‘Why can our Bridgit not find a school?’

Bridget Dunne ready for school

Bridgit Dunne ready for school

THE distraught parents of a disabled child have spoken of the devastating moment their daughter broke down in tears when she was told she has no school to go to next month.

12-year-old Bridgit Dunne, who suffers from Down Syndrome, is facing her fourth month without a school education which her family say has left her badly affected.


Bridgit’s parents Christopher and Jacqueline wanted her to attend a school closer to their home in Irvinestown and contacted the WELB (Western Education and Library Board) in May to have her moved to St Mary’s College in the town.

However, they believe a lack of communication between the Department of Education and the WELB  has meant their daughter has not secured a place at the local school and will miss out on the first month of term.

Mr Dunne said the lack of schools able to cater for disabled children in their local area has badly affected his daughter.

“If Bridgit is kept away from school for much longer her behaviour and mind will keep deteriorating. We are doing as much as we can to keep her going but I don’t know what’s wrong that she can’t get into a school,” he said.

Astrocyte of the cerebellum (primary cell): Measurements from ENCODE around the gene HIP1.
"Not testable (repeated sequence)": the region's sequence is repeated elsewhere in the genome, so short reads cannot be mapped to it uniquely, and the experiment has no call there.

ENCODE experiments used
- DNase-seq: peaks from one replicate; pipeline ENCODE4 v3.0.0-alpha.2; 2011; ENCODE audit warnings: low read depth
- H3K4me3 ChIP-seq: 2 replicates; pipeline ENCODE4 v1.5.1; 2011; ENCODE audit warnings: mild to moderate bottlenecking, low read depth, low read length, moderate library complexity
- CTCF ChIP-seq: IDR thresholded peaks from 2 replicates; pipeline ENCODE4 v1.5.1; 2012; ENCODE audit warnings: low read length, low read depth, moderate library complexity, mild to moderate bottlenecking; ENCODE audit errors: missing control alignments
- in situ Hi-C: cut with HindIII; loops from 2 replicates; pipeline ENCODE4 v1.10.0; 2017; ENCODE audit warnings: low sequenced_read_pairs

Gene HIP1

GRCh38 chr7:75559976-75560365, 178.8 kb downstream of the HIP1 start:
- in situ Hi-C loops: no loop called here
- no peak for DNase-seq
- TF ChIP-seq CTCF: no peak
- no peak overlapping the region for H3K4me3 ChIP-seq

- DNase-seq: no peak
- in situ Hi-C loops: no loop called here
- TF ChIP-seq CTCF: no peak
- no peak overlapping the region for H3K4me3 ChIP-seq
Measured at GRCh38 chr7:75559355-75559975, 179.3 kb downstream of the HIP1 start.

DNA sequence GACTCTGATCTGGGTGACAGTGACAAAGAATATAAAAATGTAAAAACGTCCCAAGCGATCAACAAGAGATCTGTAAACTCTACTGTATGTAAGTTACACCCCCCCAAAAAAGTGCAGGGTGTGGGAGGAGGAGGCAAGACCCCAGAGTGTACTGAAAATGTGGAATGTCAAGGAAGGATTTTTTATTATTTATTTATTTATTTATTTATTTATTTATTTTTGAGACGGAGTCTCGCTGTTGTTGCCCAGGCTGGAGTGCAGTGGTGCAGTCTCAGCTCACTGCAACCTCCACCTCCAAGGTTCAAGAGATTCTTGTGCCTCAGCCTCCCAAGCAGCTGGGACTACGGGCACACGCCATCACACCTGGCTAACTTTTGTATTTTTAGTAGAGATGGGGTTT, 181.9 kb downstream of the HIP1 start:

“It’s been going on now for months now and that’s a long time for someone with special needs.

“It will leave her worse off in herself. We were looking at a book and I was getting her to write the letter ‘a’ but she couldn’t remember how to do it, that’s how badly affected she is.

“She will have no stimulation or playing and is very depressed now that she has no school to go.


“She sees all her other friends and cousins going to school and everyday she asks if she can go to school. It’s not fair on her.

“The Education Board has neglected us and we have been left in a desperate situation where there is no communication from the welfare officer and we have to chase them. They don’t care and I want to know why.

“She talks about school all the time and really wants to go back.”

Both parents say they are unable to home-school Bridgit and are worried how this setback will impact on her progress and development.

Bridgit, who is a very bright and capable child, needs constant stimulation as her disability leaves her with a short attention span.

They say a school education is vital to Bridgit’s development and her family fear it will have a long-term affect on her.

It is not clear the reasons why the family have not been able to secure a place at the school for Bridgit.

When St Mary’s College, Irvinetown, was contacted by this paper they did not provide a response regarding Bridgit’s case.

A spokesman for the WELB stated: “While we cannot comment on individual cases the board would encourage anyone with a query to contact the Children and Young People’s Service directly and their query will be dealt with appropriately.”

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